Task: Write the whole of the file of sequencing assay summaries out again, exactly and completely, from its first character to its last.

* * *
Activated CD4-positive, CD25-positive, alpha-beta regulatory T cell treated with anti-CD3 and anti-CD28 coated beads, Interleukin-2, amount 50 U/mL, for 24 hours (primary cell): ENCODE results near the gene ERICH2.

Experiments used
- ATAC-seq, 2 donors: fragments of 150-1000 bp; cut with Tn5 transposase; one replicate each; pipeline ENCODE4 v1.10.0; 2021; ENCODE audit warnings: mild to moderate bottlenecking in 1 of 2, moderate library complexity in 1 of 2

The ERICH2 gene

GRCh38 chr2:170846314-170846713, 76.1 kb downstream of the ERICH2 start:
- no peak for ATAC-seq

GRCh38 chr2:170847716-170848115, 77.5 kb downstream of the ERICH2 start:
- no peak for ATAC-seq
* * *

Activated CD4-positive, CD25-positive, alpha-beta regulatory T cell treated with anti-CD3 and anti-CD28 coated beads, Interleukin-2, amount 50 U/mL, for 24 hours (primary cell): ENCODE results near the gene ERICH2.

Experiments used
- ATAC-seq, 2 donors: fragments of 150-1000 bp; cut with Tn5 transposase; one replicate each; pipeline ENCODE4 v1.10.0; 2021; ENCODE audit warnings: mild to moderate bottlenecking in 1 of 2, moderate library complexity in 1 of 2

The ERICH2 gene

GRCh38 chr2:170846314-170846713, 76.1 kb downstream of the ERICH2 start:
- no peak for ATAC-seq

GRCh38 chr2:170847716-170848115, 77.5 kb downstream of the ERICH2 start:
- no peak for ATAC-seq